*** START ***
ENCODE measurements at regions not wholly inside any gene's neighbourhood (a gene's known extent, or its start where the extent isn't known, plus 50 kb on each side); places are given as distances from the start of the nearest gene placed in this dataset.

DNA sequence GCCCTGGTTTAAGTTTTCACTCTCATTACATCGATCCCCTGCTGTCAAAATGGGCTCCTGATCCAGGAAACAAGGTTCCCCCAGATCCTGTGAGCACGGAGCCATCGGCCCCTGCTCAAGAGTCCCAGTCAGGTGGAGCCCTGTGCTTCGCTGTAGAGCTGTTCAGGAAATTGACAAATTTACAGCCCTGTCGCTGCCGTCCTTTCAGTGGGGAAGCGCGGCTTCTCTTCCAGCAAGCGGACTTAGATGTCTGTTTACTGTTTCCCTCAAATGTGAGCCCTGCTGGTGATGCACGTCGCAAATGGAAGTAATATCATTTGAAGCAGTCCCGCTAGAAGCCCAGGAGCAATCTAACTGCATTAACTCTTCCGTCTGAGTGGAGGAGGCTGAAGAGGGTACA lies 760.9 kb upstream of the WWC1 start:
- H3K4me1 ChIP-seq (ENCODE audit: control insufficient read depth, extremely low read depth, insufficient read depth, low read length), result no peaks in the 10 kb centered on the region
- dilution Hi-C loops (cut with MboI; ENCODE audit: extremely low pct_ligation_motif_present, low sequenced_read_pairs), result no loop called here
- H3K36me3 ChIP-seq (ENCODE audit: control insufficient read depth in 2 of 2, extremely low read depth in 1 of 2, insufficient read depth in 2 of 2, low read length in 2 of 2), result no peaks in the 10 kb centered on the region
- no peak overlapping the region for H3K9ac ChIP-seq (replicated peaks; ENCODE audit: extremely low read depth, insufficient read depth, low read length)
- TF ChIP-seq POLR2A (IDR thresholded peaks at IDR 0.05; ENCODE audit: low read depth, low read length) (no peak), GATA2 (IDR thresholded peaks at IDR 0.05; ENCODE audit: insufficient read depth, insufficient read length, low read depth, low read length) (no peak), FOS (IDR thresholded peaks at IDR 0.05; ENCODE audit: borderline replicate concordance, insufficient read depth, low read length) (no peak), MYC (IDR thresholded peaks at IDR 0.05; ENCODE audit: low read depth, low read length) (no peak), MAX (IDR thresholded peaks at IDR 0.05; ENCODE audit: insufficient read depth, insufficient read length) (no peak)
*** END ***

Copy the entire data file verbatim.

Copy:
ENCODE measurements at regions not wholly inside any gene's neighbourhood (a gene's known extent, or its start where the extent isn't known, plus 50 kb on each side); places are given as distances from the start of the nearest gene placed in this dataset.

DNA sequence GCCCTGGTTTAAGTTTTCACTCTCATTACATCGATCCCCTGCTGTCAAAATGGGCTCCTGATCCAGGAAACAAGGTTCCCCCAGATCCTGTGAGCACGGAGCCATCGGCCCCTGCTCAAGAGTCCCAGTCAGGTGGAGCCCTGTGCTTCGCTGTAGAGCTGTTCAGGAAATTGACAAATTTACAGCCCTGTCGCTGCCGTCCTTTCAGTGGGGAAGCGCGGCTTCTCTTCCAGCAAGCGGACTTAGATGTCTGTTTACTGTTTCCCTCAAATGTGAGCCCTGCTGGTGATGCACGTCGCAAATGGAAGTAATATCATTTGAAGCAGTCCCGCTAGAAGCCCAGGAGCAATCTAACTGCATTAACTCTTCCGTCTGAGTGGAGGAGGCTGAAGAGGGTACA lies 760.9 kb upstream of the WWC1 start:
- H3K4me1 ChIP-seq (ENCODE audit: control insufficient read depth, extremely low read depth, insufficient read depth, low read length), result no peaks in the 10 kb centered on the region
- dilution Hi-C loops (cut with MboI; ENCODE audit: extremely low pct_ligation_motif_present, low sequenced_read_pairs), result no loop called here
- H3K36me3 ChIP-seq (ENCODE audit: control insufficient read depth in 2 of 2, extremely low read depth in 1 of 2, insufficient read depth in 2 of 2, low read length in 2 of 2), result no peaks in the 10 kb centered on the region
- no peak overlapping the region for H3K9ac ChIP-seq (replicated peaks; ENCODE audit: extremely low read depth, insufficient read depth, low read length)
- TF ChIP-seq POLR2A (IDR thresholded peaks at IDR 0.05; ENCODE audit: low read depth, low read length) (no peak), GATA2 (IDR thresholded peaks at IDR 0.05; ENCODE audit: insufficient read depth, insufficient read length, low read depth, low read length) (no peak), FOS (IDR thresholded peaks at IDR 0.05; ENCODE audit: borderline replicate concordance, insufficient read depth, low read length) (no peak), MYC (IDR thresholded peaks at IDR 0.05; ENCODE audit: low read depth, low read length) (no peak), MAX (IDR thresholded peaks at IDR 0.05; ENCODE audit: insufficient read depth, insufficient read length) (no peak)